Through Jim Burden's endearing, smitten voice, we revisit the remarkable vicissitudes of immigrant life in the Nebraska heartland, with all its insistent bonds. Guiding the way are some of literature's most beguiling characters: the Russian brothers plagued by memories of a fateful sleigh ride, Antonia's desperately homesick father and self-indulgent mother, and the coy Lena Lingard. Holding the pastoral society's heart, of course, is the bewitching, free-spirited Antonia.
Infused with a gracious passion for the land, My Antonia is a deeply moving portrait of an entire community and its way of life.
" My Antonia is packed with the feel of the country. A scant paragraph sets you out on the plains, and the breath of the wind that billows the long grass never leaves your face." ( Chicago Daily News)
"In Antonia, Willa Cather portrays one of the great women of literature: strong, capable, and honest. My Antonia is a book to read to children to show them what women can be, or to read and remind yourself." (Erica Bauermeister, 500 Great Books by Women)
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Customer ReviewsMost Helpful
By Mirium on 18-07-09
Sweet, but vaguely disappointing
This was a very sweet book - wonderfully evocative of a time and place, but ultimately I found it unsatisfactory. I kept expecting there to be some sort of plot, but it was just a (beautifully-described) series of events. At the end it just seemed to tail off into nothing......
4 of 4 people found this review helpful
By Helena on 09-02-08
Pioneering life, love and loss on the prairie
As I am unfamiliar with pioneering history and American literature in general, I was not sure if I'd like this; but the love of the land shone through from the beginning and had me hooked immediately. The author's knowledge of Nebraska and her changing seasons is as deep as Thomas Hardy's feeling for his native Wessex. The separate but intermingled tales of the immigrant families and their unequal struggle to settle the land; their later drift away from the land towards town; their homesickness; the struggle of the girls, whose work is never finished and who must yet not be seen to enjoy themselves, all conjure up an exquisite picture of small-town Nebraska and its social mores.
The narration jarred at first, the pace seeming a little fast, but I soon adjusted. I have listened to this book for a little over a week, and on finishing it feel saddened, as if waving goodbye to an old friend.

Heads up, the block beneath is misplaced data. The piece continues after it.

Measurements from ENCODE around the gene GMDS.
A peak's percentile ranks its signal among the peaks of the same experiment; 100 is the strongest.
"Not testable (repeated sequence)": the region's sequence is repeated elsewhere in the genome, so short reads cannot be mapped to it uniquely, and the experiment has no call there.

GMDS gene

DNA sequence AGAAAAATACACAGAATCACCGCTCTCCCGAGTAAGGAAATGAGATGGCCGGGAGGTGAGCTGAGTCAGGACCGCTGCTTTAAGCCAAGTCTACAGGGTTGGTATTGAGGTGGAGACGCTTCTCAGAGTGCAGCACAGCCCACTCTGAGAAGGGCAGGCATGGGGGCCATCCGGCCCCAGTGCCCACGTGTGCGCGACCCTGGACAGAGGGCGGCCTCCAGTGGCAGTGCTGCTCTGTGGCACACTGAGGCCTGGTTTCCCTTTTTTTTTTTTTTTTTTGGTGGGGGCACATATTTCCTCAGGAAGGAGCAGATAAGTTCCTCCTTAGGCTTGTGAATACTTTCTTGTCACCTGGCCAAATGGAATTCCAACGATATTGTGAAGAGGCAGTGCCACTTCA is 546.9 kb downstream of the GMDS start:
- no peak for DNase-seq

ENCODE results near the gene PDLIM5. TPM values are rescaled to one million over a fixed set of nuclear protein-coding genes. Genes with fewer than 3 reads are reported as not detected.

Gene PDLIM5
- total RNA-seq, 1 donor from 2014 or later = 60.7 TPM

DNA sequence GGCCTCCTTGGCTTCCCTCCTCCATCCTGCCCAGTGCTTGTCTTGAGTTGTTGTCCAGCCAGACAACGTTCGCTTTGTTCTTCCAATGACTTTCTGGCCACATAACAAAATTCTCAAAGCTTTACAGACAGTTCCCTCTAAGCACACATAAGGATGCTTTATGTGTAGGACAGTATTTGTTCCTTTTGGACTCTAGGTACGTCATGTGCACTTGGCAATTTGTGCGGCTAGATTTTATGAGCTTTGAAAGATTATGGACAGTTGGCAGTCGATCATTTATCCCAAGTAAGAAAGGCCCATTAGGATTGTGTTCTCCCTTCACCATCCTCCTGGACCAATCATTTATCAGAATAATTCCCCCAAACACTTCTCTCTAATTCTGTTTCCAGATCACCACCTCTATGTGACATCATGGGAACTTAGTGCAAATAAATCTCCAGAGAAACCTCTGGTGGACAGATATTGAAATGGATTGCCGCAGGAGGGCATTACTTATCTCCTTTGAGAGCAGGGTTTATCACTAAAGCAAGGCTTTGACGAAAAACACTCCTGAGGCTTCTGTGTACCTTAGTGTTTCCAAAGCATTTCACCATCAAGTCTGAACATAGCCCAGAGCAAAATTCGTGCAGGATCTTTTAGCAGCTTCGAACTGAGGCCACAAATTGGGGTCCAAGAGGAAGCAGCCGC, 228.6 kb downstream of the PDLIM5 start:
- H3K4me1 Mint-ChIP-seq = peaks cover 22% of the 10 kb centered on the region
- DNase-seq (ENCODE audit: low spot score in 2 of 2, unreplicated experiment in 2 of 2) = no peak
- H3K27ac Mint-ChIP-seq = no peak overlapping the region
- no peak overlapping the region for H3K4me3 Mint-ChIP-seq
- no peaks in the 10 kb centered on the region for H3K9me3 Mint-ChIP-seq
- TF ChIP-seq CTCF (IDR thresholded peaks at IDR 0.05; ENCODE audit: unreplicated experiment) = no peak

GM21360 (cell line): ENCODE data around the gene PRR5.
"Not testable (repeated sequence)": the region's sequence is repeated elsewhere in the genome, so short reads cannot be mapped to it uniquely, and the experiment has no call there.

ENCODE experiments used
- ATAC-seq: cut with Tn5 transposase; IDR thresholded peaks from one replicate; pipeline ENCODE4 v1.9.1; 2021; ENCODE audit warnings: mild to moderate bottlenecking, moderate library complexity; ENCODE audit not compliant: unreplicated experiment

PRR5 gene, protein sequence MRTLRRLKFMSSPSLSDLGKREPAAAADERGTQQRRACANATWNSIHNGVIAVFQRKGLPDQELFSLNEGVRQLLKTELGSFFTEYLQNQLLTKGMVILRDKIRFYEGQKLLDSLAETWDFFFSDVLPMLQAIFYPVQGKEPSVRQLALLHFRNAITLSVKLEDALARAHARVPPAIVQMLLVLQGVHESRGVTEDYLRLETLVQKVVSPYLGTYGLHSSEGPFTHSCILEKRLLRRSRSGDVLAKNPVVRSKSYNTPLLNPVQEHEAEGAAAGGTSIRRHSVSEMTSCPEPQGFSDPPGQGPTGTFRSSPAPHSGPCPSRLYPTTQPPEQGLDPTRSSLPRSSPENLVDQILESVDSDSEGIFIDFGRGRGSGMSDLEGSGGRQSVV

My own comparison of this work with Thomas Hardy's novels had made we wonder if this too would have a tragic ending. I'm pleased to observe that Cather's charcters were not similarly fated: hope survives, interspersed with tragedies great and small. All in all, a true classic, engaging as it does with the broad themes of journeying and returning; of the roles of love, memory, and landscape. Highly recommended.
3 of 3 people found this review helpful
Customer ReviewsMost Helpful
By Western Canada on 19-04-08
applause for a classic
This is a must read/listen for anyone interested in pioneers of the Great Plains area of Canada and the US. Cather's descriptions are extremely well-written giving a great sense of place without excess wordiness. Her characters as well are developed through their deeds, actions and words without volumes of text to support them.As a result, the characters become 'real' humans, filled with loyalites,contradictions and dilemmas of everyday life. Finally, this book recalls a time when the influence of a natural landscape was most profound. Fans of prairie and pioneer history will truly enjoy this classic.
39 of 40 people found this review helpful
By Sher from Provo on 31-03-14
"My Antonia" (emphasis on the "i") has been on my "to-read" list for a very long time. Oddly, I ended up with three versions of this book: Physical book, Kindle edition, and audio. I read all of them simultaneously. (I love doing that!) It is beautifully written by the great Willa Cather, and I understand it is very much autobiographical. Basically, it is the story of the Great Melting Pot, how foreign born families immigrated to the United States, specifically the Great Plains, and did their best to fit in, make a living, and give their children an opportunity that could not be had anywhere else in the world. It was not an easy life. These families left everything they knew, even their native languages, to come to the great unknown, with the promise of a better life. My own great-grandparents left Denmark in the late 1800s, in a similar time frame and reason as the people in this book, and brought their three young sons with them, boys who would never know their native land, or ever see it again. That takes guts, and these were gutsy people. Antonia was a strong, smart girl who grew up to raise a big family in the best way she knew how. I admire her.
With all this said, it is not the most compelling book I have ever read. Yes, I cared about the characters, and was involved with their lives, but it is not a serious page turner. It is an easy read, and may be best read by a young adult. In my opinion, it is a good book, and has many elements that make it very worthwhile reading. I just don't think I would categorize it as great. The narrator of the audio book was good, but not great either. He was easy to listen to and did a good job of reading it, but I was always conscious of his reading. He didn't suck me into the story the way a really great narrator can.
Bottom line: I really enjoyed it and would recommend it for anyone wanting to know more about pioneers, and how our country became "e pluribus unum."
84 of 89 people found this review helpful